During a recent international conference in Vienna for 20,000 AIDS scientists, health workers and activists, former U.S. President Bill Clinton and Microsoft founder Bill Gates urged AIDS activists to try to generate the most value possible out of funds set aside for HIV/AIDS prevention services and treatments, including securing access to drugs. Reuters Health and Science Correspondent Kate Kelland highlighted the leaders’ remarks in a recent article:
“The world is awash in troubles. It is easy to rail at a government and say … give us more money. But we also have to change the way we do what we do,” Clinton told the conference. “If we’re going to make this case, they (donor governments) have to believe that we are doing our job faster, better and cheaper. Then we have the moral standing to go ask people to give us more money.” Gates, a philanthropist whose Gates Foundation spends a large portion of its $34 billion fund on fighting AIDS, said efficiency was vital to be able to scale up access to AIDS drugs for the 15 million people who need them, “We can’t keep spending AIDS resources in exactly the same way we do today,” he said. “As we … advocate for more funding, we also need to make sure we’re getting the most benefit from each dollar of AIDS funding and every ounce of effort.”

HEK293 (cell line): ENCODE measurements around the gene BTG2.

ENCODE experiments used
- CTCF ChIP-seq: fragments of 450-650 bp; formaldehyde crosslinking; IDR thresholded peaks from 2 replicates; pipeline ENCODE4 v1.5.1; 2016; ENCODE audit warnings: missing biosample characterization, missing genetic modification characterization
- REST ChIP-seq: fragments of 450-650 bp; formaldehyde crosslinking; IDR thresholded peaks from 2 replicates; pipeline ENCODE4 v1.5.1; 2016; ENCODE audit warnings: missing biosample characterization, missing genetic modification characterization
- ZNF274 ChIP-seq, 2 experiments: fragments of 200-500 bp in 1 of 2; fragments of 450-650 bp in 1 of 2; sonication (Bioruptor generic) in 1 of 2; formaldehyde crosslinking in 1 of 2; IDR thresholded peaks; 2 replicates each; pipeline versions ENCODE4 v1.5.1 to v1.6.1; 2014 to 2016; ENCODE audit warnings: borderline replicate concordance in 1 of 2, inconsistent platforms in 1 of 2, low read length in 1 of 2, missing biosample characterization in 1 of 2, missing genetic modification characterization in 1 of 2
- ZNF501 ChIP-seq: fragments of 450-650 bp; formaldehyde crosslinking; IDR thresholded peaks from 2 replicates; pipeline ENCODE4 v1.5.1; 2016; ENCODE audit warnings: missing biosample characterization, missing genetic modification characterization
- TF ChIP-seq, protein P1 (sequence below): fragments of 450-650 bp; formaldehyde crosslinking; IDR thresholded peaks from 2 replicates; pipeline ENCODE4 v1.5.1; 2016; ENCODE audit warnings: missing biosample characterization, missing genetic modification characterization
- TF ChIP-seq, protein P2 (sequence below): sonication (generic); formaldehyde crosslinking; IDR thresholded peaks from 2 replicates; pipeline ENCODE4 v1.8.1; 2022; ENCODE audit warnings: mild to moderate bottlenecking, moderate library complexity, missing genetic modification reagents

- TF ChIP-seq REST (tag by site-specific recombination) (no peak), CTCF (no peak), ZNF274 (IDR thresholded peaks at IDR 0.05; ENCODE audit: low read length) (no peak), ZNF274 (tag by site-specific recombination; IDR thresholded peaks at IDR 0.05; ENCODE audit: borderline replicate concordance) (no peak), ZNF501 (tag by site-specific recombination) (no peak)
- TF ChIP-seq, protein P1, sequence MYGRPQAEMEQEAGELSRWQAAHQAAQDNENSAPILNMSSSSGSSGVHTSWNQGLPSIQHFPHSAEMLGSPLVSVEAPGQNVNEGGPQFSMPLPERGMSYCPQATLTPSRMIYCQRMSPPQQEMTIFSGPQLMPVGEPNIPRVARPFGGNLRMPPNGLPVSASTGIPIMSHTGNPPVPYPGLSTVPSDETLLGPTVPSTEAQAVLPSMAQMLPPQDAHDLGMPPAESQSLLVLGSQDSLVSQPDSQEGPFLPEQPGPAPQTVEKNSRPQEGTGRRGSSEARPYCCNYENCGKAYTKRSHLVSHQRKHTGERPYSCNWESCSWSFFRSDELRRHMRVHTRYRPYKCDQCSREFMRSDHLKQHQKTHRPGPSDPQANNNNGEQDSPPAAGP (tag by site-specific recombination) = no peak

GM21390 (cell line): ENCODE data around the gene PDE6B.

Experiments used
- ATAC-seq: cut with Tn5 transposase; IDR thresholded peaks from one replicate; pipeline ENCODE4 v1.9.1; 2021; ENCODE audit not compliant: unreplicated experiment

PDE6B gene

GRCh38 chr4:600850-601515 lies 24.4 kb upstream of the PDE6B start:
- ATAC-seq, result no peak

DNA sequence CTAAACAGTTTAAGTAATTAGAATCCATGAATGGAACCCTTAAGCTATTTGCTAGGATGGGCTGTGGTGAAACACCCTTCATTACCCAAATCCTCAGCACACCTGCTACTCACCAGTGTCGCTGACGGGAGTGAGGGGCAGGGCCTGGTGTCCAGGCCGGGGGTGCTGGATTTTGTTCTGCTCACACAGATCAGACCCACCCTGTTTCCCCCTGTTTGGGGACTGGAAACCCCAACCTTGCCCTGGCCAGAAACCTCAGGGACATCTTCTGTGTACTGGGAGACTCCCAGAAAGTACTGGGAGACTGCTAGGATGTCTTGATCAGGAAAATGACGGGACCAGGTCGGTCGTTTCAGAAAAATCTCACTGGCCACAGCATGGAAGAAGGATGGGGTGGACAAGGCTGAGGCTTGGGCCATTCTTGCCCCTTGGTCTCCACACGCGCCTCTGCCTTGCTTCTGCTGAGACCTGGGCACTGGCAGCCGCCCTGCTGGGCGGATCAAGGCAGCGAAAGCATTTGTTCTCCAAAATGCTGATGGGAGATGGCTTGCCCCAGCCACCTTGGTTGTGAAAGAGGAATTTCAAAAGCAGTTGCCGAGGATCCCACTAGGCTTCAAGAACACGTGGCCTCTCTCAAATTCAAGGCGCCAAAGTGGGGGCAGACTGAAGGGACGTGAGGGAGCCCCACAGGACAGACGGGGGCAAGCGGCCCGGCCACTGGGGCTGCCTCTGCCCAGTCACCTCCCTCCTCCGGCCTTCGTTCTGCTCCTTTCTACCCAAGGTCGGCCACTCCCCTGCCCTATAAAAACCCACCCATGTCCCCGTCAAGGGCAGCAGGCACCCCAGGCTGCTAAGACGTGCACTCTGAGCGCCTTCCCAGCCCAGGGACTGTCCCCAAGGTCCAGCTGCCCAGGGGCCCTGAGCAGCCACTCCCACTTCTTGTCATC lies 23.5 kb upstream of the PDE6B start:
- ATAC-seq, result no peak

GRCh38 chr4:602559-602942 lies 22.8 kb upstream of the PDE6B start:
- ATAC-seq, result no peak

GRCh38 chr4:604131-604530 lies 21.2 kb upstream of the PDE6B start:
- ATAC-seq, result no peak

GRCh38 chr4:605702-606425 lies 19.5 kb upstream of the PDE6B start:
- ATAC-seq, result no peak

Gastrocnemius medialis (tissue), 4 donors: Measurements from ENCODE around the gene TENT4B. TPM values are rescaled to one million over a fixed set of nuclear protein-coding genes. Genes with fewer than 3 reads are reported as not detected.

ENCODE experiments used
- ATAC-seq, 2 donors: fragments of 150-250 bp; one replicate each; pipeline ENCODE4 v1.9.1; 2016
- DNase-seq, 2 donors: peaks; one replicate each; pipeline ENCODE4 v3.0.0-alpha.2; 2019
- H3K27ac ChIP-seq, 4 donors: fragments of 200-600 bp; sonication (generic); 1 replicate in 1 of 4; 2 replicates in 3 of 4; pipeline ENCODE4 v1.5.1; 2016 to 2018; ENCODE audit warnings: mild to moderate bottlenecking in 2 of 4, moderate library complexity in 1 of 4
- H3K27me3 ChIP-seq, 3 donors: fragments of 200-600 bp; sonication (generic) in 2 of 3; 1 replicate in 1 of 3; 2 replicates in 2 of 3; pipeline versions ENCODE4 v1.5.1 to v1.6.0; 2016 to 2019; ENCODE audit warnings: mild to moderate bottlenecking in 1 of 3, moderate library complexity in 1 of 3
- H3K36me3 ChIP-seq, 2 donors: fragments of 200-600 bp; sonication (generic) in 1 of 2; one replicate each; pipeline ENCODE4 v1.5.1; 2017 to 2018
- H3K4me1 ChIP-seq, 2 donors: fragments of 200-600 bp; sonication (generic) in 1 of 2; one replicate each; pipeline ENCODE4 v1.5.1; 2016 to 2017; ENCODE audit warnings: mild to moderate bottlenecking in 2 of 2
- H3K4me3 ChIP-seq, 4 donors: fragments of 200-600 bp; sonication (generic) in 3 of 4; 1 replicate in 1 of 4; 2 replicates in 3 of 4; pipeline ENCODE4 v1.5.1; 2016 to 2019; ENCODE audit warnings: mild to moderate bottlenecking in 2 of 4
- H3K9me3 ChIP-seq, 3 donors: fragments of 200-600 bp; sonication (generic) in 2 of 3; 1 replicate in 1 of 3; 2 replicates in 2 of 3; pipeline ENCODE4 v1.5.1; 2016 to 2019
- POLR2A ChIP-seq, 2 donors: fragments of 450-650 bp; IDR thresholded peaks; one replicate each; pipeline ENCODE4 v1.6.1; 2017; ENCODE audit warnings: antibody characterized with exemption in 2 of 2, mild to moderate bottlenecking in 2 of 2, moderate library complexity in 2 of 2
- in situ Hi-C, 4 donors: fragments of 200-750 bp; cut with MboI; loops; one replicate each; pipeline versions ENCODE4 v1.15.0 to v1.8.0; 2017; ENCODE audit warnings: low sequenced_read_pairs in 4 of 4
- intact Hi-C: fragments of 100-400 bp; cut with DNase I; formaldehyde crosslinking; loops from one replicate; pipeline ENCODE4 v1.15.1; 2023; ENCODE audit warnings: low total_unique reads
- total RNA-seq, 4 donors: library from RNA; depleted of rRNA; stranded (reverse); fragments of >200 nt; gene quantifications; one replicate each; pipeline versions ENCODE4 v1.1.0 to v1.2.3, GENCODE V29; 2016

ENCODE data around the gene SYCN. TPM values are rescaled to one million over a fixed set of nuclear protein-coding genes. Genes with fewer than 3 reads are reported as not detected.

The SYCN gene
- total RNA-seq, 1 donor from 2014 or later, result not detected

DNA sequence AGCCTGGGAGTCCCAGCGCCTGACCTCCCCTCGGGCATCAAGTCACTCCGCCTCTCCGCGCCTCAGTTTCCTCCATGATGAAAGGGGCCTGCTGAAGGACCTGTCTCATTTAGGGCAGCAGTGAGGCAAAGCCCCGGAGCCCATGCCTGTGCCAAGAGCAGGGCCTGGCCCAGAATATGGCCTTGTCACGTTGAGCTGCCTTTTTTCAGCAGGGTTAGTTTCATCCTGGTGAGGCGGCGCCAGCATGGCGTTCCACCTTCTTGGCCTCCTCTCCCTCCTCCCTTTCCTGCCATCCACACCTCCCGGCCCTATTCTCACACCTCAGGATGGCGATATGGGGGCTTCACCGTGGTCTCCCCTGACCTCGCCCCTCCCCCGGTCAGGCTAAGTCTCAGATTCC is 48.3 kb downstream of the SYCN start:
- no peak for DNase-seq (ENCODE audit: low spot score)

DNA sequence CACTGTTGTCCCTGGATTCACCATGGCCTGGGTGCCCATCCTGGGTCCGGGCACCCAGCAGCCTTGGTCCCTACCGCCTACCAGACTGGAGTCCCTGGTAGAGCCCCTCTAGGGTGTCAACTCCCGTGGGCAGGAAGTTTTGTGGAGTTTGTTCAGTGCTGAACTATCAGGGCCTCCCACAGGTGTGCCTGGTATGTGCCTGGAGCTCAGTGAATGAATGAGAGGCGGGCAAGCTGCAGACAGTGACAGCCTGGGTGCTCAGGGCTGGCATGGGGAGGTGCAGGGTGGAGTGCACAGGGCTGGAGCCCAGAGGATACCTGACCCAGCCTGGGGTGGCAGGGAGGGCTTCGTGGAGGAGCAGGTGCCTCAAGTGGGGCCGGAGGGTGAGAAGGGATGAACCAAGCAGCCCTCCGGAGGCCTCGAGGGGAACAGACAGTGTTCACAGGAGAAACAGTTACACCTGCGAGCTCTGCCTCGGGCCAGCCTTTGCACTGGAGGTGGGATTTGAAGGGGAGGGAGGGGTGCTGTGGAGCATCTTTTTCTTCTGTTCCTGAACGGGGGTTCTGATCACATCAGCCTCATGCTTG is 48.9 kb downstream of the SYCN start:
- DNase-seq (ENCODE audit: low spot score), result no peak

In keeping with this message, Global Health Progress’ recent 3rd Annual African Health Delegation let African officials share experiences, expertise and insights about how they efficiently employ available resources when battling diseases in Africa. These conferences are just one way GHP helps advocacy groups meet Clinton and Gates’ plea for activists to employ “efficiency saving” tactics when delivering treatments and securing access to drugs for countries “hardest hit and at highest risk” by HIV/AIDs and other diseases.